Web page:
Life Lines by Dr. Dolittle

Sponsored by the American Physiological Society

Turning up the heat

Image of a naked mole rat munching on a snack by Trisha M Shears via Wikimedia Commons

There are several ways to stay warm on a cold day. If you are human, you can turn up the heat in your home, put on a sweater, snuggle, and even produce body heat through shivering as well as non-shivering metabolic pathways – although the ability to produce heat metabolically typically declines with aging. If you are a small mammal, turning up the heat or putting on a sweater are not really viable options. Instead, these animals as well as newborn babies create their own body heat with the help of brown adipose tissue that generates heat without the need to shiver (i.e. non-shivering thermogenesis). Brown adipose tissue is rich with mitochondria that contain a special protein called uncoupling protein 1 (UCP1). When the mitochondria burn fats for fuel, they leak protons and produce heat.  

Naked mole rats live in hypoxic burrows with fairly consistent temperatures throughout the year. Even though they avoid extreme temperature changes, they have brown adipose tissue between their shoulders that contains UCP1. Interestingly, researchers often say these animals are not very good at generating body heat in response to cold conditions. So, what is the UCP1 protein doing there?

A recent study published by Cheng et al., (2021) showed that naked mole rats actually can turn up the heat when they are in an environment with normal levels of oxygen (normoxic), but then lower UCP1 levels and hence, heat production, in hypoxic environments, like their burrow. So, rather than being activated by cold, UCP1 seems to be regulated by environmental oxygen. By reducing body heat in hypoxic environments, they can save energy.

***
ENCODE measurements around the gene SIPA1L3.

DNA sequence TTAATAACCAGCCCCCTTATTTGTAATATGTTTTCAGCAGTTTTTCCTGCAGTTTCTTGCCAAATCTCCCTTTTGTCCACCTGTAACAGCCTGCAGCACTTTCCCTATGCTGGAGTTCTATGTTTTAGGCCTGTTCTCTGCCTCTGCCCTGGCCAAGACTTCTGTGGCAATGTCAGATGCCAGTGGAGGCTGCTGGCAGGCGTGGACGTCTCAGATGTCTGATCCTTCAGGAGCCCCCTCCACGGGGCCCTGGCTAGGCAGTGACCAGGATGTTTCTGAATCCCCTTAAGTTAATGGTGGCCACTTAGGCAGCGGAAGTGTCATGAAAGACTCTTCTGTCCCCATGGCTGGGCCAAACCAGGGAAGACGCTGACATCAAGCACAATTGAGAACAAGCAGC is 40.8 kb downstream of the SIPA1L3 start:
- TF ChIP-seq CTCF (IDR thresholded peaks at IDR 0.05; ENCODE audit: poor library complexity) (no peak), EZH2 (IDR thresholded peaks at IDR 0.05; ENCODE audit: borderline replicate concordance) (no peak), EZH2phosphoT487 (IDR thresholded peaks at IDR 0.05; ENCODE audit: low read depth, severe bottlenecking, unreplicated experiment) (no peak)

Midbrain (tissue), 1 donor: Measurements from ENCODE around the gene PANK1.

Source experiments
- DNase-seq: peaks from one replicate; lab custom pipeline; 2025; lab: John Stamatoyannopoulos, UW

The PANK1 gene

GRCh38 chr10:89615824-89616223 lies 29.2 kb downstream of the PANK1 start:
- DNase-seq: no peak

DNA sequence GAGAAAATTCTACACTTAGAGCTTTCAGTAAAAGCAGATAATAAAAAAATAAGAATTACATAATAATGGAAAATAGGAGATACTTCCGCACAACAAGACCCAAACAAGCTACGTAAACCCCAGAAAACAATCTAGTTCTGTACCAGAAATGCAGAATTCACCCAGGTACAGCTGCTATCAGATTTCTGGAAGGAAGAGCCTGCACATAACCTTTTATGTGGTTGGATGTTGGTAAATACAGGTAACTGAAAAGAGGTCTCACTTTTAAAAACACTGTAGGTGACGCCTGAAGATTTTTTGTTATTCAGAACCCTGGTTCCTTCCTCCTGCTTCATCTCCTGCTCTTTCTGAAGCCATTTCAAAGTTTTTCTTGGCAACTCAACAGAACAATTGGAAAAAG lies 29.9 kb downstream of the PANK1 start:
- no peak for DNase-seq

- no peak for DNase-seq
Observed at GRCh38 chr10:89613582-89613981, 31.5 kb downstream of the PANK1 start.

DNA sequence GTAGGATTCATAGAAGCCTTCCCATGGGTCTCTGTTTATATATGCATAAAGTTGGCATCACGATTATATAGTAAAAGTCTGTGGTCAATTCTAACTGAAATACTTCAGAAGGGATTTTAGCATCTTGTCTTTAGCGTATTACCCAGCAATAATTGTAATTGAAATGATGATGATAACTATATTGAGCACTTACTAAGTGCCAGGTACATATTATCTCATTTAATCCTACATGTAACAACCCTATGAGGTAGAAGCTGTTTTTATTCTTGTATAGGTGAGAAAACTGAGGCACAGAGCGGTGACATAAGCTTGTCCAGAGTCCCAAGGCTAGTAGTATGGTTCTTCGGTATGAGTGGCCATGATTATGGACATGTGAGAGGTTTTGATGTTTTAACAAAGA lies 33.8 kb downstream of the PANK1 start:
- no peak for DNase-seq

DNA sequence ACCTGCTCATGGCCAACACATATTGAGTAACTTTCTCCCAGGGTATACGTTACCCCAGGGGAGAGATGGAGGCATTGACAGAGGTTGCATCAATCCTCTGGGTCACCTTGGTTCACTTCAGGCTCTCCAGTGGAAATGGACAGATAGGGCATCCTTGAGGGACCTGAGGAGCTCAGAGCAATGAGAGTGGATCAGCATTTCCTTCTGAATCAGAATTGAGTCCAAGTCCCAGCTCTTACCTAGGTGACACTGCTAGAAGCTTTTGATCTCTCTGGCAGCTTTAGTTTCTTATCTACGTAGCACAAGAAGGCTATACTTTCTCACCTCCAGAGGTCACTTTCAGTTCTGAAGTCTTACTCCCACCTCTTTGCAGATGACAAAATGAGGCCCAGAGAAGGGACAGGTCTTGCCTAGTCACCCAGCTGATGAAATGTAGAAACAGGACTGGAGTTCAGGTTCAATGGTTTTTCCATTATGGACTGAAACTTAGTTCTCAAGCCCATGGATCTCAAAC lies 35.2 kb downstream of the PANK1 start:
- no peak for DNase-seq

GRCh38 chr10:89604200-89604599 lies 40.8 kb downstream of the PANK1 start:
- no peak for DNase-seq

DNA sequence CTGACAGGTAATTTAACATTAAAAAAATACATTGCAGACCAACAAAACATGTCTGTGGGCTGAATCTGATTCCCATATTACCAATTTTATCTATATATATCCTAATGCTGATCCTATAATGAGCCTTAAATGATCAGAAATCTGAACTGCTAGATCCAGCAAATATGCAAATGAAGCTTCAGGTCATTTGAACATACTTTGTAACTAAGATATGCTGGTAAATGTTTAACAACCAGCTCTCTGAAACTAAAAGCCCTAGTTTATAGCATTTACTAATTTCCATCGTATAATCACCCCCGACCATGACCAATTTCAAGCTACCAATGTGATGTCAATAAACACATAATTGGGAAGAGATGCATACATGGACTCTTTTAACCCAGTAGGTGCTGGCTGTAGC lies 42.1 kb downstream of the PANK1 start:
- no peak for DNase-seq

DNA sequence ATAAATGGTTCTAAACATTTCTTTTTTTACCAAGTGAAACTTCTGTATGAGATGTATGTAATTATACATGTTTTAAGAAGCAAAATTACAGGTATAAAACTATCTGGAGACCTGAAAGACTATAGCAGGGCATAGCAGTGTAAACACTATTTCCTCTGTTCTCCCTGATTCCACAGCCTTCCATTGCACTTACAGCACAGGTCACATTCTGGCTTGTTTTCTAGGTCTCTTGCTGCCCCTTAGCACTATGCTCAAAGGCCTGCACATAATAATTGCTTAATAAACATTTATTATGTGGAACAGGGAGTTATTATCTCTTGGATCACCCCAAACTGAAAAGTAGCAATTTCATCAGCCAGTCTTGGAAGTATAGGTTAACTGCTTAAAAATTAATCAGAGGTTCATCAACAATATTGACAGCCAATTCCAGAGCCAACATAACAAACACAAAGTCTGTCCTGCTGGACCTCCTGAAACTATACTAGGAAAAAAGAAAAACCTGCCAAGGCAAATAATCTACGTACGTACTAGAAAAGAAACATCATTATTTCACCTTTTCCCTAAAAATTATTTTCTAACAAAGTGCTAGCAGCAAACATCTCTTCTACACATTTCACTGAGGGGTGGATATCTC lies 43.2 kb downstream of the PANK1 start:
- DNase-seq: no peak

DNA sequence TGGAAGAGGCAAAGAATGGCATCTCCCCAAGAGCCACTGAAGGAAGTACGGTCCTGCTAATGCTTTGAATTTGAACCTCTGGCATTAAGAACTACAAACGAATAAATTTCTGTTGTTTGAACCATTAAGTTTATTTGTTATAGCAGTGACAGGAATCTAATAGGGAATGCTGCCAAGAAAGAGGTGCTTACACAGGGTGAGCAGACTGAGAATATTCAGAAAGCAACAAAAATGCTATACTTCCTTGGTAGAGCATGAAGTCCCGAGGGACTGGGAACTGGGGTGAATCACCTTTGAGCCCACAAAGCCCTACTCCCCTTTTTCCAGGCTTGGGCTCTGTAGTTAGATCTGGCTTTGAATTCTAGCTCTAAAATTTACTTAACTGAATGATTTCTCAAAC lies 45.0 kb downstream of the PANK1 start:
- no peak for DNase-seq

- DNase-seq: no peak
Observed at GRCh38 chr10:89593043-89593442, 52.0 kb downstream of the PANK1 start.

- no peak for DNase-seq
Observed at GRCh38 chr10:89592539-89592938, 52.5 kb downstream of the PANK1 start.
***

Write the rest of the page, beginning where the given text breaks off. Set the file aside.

Michael Gaudry and Dr. Martin Jastroch from Stockholm University are also interested in understanding how the UCP1 protein from naked mole rats differs from other mammals. At last month’s Experimental Biology conference in Philadelphia, they presented data comparing UCP1 from naked mole rats to other mammals to assess how the protein is evolving. Like Cheng et al., this new study found that UCP1 from naked mole rats can generated heat. They are now looking at various mutations in the naked mole rat UCP1 that may help explain its seemingly unique regulation of body heat.  

Sources:

H Cheng, R Rebaa, N Malholtra, B Lacost, Z El Hankouri, A Kirby, NC Bennett, B van Jaarsveld, DW Hart, GJ Tattersall, M-E Harper, ME Pamenter. Naked mole-rat brown fat thermogenesis is diminished during hypoxia through a rapid decrease in UCP1. Nature Communications. 12: 6801, 2021.

M Gaudry and M Jastroch. Insights into the evolution of non-shivering thermogenesis from UCP1 of the naked mole rat (Heterocephalus glaber). 2022 Experimental Biology conference abstracts.

Categories: Comparative Physiology, Environment, Extreme Animals, Hibernation and Hypoxia, Nature's Solutions, Physiology on the Road

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